Many higher education institutions either did not have remote work policies in place or found that existing policies were inadequate. This created the urgent need to quickly adapt and create policies. While these new work arrangements were thought to be temporary in nature, new policies have been tweaked and updated, and have proven successful over the course of the year. In April 2020, a staff member at Princeton University shared that the pandemic proved that higher ed can move quickly, as a remote work policy that would normally have taken months to approve was passed in a matter of hours. At the University of Illinois System, within a week, everyone had been transitioned to work from home, which included proper equipment, telecommuting policies and appropriate approvals.

Retooling Skills

While many faculty and staff were able to easily transition from in-person to virtual work, the work of many positions needed to be performed on site. This required the quick creation of safety protocols and procedures to keep these team members safe. It also meant, in some cases, that new skill sets had to be developed. At the University of Richmond, a program called Cross U was developed to enable dining service employees to learn new skills and work in facilities department roles during times when students were not on campus. Like many universities, Elon University had to provide training to physical plant staff to learn new sanitizing techniques, such as room fogging. The University of Illinois created the Shield Illinois Saliva Test, which is a fast, low-cost test for COVID-19. This required the human resources team to swiftly set up hiring for labs and testing sites across the state.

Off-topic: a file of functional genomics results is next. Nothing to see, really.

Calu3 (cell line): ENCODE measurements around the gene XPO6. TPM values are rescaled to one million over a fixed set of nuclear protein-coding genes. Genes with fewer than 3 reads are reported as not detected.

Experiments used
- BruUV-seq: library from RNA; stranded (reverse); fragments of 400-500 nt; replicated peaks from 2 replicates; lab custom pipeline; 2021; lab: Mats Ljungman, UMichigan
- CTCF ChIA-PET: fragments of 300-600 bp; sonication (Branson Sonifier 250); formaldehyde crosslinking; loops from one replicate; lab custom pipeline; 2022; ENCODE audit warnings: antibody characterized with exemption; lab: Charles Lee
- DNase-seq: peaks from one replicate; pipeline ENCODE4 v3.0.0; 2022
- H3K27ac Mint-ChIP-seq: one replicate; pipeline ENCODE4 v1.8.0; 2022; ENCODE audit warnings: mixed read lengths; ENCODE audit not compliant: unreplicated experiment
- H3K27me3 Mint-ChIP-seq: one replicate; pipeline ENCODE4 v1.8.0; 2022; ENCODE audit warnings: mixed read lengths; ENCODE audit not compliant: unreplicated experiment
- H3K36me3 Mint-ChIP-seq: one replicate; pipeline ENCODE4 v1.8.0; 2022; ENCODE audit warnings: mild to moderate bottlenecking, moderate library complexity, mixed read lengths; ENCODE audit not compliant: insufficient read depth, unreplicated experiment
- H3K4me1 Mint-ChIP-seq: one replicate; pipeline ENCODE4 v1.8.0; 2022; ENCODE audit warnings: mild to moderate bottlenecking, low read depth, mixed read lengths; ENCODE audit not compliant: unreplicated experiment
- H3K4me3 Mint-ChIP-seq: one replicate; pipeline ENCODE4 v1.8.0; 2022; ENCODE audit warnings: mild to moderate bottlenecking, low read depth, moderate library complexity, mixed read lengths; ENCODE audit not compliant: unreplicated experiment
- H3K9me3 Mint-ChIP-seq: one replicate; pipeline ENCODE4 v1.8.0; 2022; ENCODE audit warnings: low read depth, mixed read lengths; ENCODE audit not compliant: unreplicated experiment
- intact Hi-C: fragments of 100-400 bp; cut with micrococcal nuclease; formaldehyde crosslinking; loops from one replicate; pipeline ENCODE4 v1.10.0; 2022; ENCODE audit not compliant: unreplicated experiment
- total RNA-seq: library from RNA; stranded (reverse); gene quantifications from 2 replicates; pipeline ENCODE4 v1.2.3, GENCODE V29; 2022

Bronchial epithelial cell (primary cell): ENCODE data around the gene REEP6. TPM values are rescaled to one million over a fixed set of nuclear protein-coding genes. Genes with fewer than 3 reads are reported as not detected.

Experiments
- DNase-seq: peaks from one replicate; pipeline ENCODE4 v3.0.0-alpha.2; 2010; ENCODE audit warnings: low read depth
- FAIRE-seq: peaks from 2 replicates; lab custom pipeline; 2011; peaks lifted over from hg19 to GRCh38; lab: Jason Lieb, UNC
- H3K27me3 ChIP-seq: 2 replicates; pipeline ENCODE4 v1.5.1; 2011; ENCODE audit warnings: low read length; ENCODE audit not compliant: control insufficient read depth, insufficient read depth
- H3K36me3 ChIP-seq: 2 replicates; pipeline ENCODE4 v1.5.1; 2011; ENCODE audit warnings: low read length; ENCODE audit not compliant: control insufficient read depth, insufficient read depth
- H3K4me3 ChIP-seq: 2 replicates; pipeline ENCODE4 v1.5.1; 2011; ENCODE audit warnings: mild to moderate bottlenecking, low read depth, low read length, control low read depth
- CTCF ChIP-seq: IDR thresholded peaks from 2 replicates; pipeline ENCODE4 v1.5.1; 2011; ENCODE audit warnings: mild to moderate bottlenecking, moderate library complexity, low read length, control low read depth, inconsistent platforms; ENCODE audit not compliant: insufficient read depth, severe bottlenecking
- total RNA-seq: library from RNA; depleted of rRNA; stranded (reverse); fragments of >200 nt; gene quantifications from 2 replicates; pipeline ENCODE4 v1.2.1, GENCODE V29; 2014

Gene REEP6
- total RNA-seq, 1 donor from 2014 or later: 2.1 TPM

Campus Culture and Connectivity

Although many new technologies were put in place to keep teams, students and campus members connected, institutions had to rethink many in-person processes and activities. North Carolina State University had been conducting face-to-face onboarding for new hires multiple times per month. This included time with various members of the HR team, a campus tour and other team-building activities. All of this had to be restructured and shifted to a virtual environment, which has resulted in several improved practices. Further, I-9 Employment Eligibility Verification is an in-person process to verify identity and the legal authorization to work. While U.S. Citizenship and Immigration Services (USCIS) worked to create more flexible processing procedures, NC State had to determine how to safely reauthorize new hires in person. This resulted in a three-day drive through, where over 2,000 I-9s were processed.